by Bill Doughty
Aesop. La Fontaine. "Uncle Remus." Hans Christian Anderson. Thurber. Orwell. Among the great fabulists – fable writers – we can add Arnold Lobel's name.
Author of the "Frog and Toad" series, "Ming Lo Moves the Mountain," "Owl at Home," and Caldecott Medal-winning "Fables," Lobel (May 22, 1933 – Dec. 4, 1987) was an artist and writer, who said writing was difficult because he was such a visual thinker.
His simple stories for various "I Can Read Books" held profound timeless ideas about ethics and morality.
In fact, he is interpreted as channeling the Buddhist dharma in a fascinating essay by Kathyryn Jeser-Morton. Christians and Jews can see his stories consistently reinforcing the Golden Rule; protagonists in Lobel's story frequently turn the other cheek, do unto others or practice "an eye for an eye" while young readers can appreciate the paradoxes. Lobel also inspired at least one "green Muslim" in the garden.
Lobel's fables are universal for believers or nonbelievers. A writer who believes in the power of fabulist philosopher Lobel as "my hero" is Julia Donaldson, who writes in "The Guardian" that "the stories have a quality of joyful optimism celebrating things such as the spring and friendship in a fresh, unsentimental way."
Such is true in "Mouse Soup" (HarperCollins, 1977) a "Level 2" I Can Read Book for first through third graders. The story is filled with potential danger and creative innovative solutions. Spoiler alert: The quick-thinking mouse uses his wits – and some natural "weapons" – to outsmart and escape from a predatory weasel intent on making mouse soup.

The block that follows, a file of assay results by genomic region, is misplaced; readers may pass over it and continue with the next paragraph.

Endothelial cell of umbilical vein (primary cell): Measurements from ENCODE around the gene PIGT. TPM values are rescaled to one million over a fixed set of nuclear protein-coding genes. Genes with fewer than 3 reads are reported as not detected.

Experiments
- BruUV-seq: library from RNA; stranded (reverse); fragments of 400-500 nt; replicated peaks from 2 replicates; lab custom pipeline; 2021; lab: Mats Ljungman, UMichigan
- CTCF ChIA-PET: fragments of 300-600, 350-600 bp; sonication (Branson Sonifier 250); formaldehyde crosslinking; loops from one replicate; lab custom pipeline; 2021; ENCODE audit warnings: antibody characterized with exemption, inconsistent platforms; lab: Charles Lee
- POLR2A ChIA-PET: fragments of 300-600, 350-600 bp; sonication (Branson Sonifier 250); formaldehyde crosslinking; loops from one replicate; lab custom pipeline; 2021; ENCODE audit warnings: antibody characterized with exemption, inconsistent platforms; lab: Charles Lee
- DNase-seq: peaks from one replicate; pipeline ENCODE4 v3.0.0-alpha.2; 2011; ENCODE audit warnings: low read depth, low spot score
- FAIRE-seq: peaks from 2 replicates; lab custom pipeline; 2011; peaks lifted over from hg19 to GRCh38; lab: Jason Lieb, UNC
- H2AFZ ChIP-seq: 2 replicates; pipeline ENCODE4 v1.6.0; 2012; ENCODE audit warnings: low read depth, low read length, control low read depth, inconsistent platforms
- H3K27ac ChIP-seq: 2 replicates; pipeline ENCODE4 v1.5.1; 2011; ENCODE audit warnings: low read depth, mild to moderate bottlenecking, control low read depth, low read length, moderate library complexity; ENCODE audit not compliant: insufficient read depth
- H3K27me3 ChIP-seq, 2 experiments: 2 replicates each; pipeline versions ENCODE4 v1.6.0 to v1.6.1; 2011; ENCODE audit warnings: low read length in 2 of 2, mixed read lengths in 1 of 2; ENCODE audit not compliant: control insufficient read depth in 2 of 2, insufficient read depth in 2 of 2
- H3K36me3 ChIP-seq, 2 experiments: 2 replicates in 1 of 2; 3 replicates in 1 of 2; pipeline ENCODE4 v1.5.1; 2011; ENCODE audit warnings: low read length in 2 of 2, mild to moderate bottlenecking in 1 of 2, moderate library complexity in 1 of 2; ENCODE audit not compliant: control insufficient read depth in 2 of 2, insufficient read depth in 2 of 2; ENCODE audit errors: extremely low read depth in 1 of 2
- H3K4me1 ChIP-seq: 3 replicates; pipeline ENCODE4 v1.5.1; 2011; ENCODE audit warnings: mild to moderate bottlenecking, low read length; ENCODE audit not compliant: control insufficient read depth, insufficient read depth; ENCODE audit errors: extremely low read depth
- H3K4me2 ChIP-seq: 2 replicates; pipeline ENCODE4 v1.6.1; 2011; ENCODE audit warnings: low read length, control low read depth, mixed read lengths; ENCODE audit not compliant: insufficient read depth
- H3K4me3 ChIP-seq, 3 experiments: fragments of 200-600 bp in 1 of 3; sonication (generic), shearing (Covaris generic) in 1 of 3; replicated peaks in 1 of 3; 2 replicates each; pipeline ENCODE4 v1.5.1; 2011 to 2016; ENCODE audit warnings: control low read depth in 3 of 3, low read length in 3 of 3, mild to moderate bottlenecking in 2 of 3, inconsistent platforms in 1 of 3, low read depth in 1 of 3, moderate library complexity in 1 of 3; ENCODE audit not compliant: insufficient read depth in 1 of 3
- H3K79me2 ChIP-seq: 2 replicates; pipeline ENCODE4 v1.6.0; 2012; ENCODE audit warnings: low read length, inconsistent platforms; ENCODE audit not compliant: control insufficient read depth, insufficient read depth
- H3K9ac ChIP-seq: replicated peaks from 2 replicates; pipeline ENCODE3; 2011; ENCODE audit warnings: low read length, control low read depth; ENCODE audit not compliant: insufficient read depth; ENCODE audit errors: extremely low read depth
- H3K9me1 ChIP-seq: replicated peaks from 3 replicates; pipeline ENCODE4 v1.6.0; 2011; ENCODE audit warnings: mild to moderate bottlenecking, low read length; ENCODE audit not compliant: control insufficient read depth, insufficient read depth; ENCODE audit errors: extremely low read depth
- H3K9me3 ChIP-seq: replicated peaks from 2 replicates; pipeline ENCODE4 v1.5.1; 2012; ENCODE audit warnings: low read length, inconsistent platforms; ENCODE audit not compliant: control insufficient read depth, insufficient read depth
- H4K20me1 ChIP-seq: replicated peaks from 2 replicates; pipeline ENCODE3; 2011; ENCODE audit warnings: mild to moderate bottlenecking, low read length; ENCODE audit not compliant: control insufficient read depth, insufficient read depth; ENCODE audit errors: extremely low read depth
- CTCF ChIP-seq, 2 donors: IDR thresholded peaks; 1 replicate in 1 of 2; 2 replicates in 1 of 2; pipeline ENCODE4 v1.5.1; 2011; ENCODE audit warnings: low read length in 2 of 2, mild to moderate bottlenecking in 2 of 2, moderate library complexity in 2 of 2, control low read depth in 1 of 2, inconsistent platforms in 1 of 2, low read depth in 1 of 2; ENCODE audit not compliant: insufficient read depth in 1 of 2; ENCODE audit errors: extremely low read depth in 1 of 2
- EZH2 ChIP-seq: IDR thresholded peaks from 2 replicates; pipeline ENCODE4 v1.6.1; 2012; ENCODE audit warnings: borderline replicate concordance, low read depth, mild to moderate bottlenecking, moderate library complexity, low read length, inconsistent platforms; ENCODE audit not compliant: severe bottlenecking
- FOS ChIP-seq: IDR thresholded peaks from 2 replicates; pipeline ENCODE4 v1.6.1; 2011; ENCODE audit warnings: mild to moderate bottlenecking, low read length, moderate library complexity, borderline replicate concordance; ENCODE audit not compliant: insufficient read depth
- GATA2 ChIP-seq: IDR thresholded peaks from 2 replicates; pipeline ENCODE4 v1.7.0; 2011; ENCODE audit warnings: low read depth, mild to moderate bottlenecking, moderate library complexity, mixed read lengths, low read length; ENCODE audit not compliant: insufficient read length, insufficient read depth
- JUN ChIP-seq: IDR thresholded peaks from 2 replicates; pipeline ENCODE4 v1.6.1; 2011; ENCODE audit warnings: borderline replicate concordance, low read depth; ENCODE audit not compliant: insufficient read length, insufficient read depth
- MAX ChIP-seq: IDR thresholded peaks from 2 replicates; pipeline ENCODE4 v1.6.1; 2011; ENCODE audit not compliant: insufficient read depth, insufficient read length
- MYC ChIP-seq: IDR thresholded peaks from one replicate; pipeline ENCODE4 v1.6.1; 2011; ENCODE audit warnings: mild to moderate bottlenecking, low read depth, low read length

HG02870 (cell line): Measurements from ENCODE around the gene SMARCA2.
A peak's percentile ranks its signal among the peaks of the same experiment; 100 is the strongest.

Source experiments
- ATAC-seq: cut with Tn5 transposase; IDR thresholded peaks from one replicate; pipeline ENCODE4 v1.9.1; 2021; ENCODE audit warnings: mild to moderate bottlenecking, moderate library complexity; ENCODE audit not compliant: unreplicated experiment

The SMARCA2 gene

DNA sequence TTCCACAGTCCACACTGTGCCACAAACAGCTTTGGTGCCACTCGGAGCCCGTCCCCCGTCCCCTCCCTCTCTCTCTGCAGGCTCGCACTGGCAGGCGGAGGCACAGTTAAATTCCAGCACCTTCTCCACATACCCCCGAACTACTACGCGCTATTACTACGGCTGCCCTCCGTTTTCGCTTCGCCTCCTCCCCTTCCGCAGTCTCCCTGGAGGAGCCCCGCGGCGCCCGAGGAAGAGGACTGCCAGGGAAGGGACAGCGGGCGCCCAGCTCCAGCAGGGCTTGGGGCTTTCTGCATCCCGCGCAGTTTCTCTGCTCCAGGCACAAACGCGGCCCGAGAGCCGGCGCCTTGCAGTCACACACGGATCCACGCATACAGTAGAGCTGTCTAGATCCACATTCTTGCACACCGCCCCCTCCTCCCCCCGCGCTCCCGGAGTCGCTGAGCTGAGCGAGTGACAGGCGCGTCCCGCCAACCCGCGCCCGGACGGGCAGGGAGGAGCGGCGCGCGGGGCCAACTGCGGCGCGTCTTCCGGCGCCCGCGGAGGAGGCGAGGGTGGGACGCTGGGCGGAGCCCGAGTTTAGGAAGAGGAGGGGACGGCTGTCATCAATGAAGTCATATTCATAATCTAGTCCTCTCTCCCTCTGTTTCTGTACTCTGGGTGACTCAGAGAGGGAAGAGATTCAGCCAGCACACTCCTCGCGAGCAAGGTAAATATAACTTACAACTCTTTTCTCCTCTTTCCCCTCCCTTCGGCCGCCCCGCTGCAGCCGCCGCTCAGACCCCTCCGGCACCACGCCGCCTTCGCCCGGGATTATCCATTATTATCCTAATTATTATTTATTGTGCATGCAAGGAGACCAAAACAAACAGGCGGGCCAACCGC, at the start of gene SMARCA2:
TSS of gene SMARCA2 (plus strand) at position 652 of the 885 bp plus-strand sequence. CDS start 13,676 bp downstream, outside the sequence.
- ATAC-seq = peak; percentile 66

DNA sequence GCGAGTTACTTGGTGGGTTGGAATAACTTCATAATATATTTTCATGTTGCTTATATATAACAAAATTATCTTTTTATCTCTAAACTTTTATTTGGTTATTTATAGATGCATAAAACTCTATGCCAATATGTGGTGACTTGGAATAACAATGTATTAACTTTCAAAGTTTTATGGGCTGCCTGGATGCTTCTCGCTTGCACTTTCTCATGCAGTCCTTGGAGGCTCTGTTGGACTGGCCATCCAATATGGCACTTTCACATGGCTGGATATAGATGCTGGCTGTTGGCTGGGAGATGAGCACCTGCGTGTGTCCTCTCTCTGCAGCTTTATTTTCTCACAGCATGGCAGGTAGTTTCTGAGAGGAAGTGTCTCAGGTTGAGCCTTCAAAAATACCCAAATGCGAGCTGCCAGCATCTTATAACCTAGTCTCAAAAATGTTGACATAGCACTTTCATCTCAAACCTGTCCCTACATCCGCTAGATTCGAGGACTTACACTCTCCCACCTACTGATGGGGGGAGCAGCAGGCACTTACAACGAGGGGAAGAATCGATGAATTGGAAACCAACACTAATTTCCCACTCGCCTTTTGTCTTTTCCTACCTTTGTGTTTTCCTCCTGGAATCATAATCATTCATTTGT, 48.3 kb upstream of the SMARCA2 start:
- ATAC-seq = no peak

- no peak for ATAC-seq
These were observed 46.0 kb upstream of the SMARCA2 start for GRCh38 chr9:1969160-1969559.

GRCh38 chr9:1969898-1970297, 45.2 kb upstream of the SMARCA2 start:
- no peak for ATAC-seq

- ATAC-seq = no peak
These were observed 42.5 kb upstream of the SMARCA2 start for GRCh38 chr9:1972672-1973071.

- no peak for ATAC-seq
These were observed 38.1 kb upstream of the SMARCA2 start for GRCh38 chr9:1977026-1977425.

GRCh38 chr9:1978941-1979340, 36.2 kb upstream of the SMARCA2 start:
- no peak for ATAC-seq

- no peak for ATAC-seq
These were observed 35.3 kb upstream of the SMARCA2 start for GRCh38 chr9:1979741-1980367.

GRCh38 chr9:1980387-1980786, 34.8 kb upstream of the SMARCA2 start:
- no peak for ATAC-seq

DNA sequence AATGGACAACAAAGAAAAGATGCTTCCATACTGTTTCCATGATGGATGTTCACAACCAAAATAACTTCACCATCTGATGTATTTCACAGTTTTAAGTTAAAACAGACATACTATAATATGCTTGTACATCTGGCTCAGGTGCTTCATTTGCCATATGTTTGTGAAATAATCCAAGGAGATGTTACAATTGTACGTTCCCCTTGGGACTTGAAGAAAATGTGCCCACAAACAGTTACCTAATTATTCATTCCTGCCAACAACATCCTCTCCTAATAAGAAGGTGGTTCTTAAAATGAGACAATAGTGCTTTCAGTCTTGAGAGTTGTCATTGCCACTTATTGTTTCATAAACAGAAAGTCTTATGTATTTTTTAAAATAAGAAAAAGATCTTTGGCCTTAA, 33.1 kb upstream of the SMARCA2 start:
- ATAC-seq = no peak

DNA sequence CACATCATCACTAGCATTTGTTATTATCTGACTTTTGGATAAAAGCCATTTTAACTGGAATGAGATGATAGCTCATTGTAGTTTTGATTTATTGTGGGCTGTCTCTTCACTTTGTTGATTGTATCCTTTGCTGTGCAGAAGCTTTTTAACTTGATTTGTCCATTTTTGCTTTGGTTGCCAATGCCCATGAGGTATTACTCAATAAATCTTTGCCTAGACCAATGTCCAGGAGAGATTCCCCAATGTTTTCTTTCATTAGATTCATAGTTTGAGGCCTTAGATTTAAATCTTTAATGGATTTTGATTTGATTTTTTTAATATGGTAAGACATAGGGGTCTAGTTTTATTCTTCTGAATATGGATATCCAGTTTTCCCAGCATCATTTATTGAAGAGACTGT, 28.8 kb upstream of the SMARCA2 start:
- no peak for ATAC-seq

Lobel's books are a great way to teach reading to children. In some cases military service members on deployment can get two copies of children's books and read to their sons and daughters as they read along, connected electronically. United Through Reading helps military families through a feedback loop of reading and recording reactions, bringing sponsors and children closer over time and distance.
From the UTR website: "One of the most difficult things a child can experience is having a parent separated from them for an indeterminate period of time. United Through Reading helps ease the stress of separation for military families by having service members who are separated from the children they love read children’s books aloud on video for the child to watch at home."
UTR provides information on how and where to participate. Also offered: lists of books as suggested reading at various reading levels. Titles include "Amelia Bedelia," "No, David," "Five Little Monkeys Jumping on the Bed," "Charlotte's Web," "Diary of a Wimpy Kid," and "Beyond Basketball: Coach K’s Keywords for Success," among dozens of others.
Of course, families can choose their own favorite story book, nonfiction book, or book of fables.
Arnold Lobel's "Mouse Soup" is a fun choice and a good starting point for more discussion for military families about how to be cautious in a sometimes dangerous world.